In the very first instance the Minister would not be drawn to say when the entire Inquiry would be complete. Be that as it may, pensioner groups and their memberships, as clients seeking delivery of a public service from the Minister, certainly did not for once think that the Minister would take a year to set up a Commission of Inquiry.

The Minister’s approach to setting the Inquiry is certainly the opposite of progressive work ethics – described by the Reserve Bank Governor as poor work ethics, that must be eradicated. Anyway, how long is it going to take the Minister to select the Commissioners and the RBZ to do away with poor work ethics, uncompetitiveness and low productivity in the economy and in particular at the Finance Ministry level, and ensure pensioners get their dues sooner?

The MPS cites the major causes of uncompetitiveness as costs of capital and production inputs higher than those obtaining in neighbouring countries and beyond. Higher finance charges, higher wages and salaries as costs of human resources are cited in this regard.

As if in corroboration of the latter RBZ charge of artificially high production costs, in particular wages and salaries, the Finance Minister himself admits a bloated public payroll, in a report of The Herald publication, and in the November 2014 budget.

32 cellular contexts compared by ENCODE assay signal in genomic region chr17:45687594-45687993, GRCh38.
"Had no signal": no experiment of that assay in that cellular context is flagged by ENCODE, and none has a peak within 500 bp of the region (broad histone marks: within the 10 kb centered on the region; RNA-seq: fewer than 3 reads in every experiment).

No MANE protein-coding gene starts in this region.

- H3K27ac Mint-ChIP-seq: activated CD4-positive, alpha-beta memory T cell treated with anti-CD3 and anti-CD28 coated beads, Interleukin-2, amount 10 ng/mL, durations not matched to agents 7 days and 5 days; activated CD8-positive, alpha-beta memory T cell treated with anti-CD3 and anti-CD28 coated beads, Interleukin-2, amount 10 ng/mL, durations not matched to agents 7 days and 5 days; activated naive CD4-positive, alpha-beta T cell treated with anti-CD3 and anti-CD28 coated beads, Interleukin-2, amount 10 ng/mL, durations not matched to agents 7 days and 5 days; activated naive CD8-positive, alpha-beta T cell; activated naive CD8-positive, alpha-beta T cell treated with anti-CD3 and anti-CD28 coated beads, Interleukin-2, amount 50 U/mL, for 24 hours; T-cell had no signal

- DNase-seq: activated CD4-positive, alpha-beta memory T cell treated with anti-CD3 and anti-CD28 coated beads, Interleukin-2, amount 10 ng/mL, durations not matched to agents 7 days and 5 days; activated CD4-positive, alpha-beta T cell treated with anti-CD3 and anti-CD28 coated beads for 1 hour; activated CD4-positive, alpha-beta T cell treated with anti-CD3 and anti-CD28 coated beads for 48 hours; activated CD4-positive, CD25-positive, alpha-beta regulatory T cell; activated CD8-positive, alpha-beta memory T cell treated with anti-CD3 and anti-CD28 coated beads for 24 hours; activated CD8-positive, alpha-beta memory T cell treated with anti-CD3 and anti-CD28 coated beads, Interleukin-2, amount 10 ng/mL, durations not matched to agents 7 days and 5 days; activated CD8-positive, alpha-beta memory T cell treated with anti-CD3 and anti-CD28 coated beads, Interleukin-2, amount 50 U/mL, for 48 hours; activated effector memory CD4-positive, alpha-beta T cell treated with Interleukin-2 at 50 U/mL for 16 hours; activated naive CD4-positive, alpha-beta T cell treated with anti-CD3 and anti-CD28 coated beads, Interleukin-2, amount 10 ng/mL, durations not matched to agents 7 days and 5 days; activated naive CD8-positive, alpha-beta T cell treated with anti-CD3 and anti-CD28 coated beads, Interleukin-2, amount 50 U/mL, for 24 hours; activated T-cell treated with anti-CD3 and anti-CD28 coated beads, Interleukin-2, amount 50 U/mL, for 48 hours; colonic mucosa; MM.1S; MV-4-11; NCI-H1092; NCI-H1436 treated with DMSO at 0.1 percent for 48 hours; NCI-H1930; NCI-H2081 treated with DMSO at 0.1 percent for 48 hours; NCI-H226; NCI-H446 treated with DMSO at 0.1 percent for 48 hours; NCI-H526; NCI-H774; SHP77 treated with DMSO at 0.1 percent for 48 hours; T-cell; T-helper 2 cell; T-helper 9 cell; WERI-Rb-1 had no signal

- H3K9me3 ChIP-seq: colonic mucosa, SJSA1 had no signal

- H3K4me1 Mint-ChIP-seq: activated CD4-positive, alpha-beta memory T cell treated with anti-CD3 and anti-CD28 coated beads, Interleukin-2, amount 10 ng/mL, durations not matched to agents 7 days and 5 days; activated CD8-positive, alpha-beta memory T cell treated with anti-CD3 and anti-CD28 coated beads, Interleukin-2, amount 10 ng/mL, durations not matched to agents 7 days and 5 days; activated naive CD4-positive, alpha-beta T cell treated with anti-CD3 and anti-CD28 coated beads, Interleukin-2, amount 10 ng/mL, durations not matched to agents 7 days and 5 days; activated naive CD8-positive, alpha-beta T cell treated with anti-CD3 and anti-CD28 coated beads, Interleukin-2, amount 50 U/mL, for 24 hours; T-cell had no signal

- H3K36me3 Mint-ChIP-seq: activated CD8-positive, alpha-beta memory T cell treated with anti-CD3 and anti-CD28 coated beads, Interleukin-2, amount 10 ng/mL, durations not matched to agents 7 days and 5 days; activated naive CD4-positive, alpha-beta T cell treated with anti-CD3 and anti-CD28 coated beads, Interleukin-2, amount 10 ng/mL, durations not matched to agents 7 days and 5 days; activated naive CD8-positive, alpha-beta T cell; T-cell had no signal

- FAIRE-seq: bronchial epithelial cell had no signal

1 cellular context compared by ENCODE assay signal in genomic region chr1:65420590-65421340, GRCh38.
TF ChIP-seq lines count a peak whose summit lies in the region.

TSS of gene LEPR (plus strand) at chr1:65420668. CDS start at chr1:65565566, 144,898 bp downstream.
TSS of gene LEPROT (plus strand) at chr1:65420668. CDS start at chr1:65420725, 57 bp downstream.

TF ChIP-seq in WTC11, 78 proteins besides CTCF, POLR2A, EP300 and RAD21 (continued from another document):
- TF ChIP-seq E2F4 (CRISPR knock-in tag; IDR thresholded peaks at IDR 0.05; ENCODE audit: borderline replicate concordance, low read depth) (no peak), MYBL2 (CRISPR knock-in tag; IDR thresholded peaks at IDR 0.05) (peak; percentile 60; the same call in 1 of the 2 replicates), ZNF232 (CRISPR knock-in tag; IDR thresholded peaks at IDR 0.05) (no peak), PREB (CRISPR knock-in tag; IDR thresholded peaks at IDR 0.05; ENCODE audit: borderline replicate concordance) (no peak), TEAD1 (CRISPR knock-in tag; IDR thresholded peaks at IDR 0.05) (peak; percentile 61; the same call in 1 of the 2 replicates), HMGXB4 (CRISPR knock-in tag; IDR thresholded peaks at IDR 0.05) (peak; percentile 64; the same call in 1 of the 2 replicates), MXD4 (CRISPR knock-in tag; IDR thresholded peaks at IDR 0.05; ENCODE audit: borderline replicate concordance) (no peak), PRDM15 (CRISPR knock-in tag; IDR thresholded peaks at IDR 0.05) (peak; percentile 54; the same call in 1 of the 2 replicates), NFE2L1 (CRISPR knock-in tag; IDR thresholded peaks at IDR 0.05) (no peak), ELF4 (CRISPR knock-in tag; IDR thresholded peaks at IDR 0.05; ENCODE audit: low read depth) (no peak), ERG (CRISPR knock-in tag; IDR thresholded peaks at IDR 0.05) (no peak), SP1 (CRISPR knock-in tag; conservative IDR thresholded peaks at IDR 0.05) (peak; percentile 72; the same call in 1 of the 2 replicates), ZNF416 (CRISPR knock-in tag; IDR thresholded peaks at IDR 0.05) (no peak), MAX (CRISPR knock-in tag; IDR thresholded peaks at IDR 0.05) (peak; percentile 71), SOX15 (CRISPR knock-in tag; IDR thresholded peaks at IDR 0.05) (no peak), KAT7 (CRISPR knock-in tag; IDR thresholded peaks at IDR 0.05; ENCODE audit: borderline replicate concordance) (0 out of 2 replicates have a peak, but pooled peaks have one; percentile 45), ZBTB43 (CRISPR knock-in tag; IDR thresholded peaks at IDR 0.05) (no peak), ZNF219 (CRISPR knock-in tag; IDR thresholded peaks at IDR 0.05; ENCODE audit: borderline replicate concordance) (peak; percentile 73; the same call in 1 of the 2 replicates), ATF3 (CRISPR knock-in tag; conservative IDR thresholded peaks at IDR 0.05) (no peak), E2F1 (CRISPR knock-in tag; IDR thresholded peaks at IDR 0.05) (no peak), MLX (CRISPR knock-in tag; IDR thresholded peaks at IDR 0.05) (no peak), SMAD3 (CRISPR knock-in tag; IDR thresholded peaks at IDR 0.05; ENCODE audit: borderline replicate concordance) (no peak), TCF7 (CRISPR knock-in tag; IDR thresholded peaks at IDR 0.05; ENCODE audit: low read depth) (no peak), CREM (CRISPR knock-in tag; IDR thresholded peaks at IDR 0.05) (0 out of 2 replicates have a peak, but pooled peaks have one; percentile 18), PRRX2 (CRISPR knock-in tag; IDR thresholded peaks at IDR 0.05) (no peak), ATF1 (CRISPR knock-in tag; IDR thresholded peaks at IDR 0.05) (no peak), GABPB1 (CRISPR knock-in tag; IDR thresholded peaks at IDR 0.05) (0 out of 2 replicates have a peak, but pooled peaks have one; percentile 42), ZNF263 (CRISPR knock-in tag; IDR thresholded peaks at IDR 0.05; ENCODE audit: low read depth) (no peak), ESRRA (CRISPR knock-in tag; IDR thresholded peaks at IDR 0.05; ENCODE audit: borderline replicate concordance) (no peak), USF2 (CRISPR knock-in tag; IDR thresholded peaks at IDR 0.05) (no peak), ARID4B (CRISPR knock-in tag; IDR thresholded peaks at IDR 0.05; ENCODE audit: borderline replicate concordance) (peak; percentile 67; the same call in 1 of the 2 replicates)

The RBZ MPS solution calls ” . . . for a downward adjustment in the prices of goods and services . . .” It further announces that poor work ethics ” . . . would need to be partly addressed by amending the Labour Act . . .”

The MPS does not say when all this would be done. It is further not specific on who it will be “calling” for the adjustment of the prices and goods, for the amendment of the Labour Act, and when they require them to have adjusted the prices downwards, amended the Labour Act, etc – more importantly the basic fact of economics that prices are driven down by competitiveness, innovation and increased productivity seems to have escaped the RBZ.

Apart from flagging the menace of poor work ethics, uncompetitiveness and low productivity, the MPS does appear set to deliver on anything, to any quantity or quality standard, in any timeframe, such as to benefit Zimbabweans – it appears to be a statement just to comply with the RBZ Act, to be forgotten as soon as it is announced.

This show of work ethics at the RBZ seems to be resonated by Finance Minister’s proposition that he needs constitutional amendments to correct an evidently bloated public payroll, considering that the primary object of the Constitution is to benefit Zimbabweans economically and otherwise, thereby subordinating any other constitutional inclusions, in particular those contradictory to the primary constitutional object.

Just like the very belated announcement that the process of setting up the pension Commission of Inquiry is now selecting the Commissioners, this latter proposition shows up more as a strategy to delay doing the right thing, for motives that can only be speculated on.

With such poor work ethics a re-engineering of the conduct of business in Zimbabwe needs to be initiated with penal accountability standards, if pensioners are to get their dues.

Disclaimer: Opinions expressed herein are those of the author and do not represent those of the organisations that the author represent

Martin Tarusenga is General Manager of Zimbabwe Pensions amp Insurance Rights, email, martin@zimpirt.com telephone +263 (0)4 883057 Mobile +263 (0)772 889 716.

Source : The Herald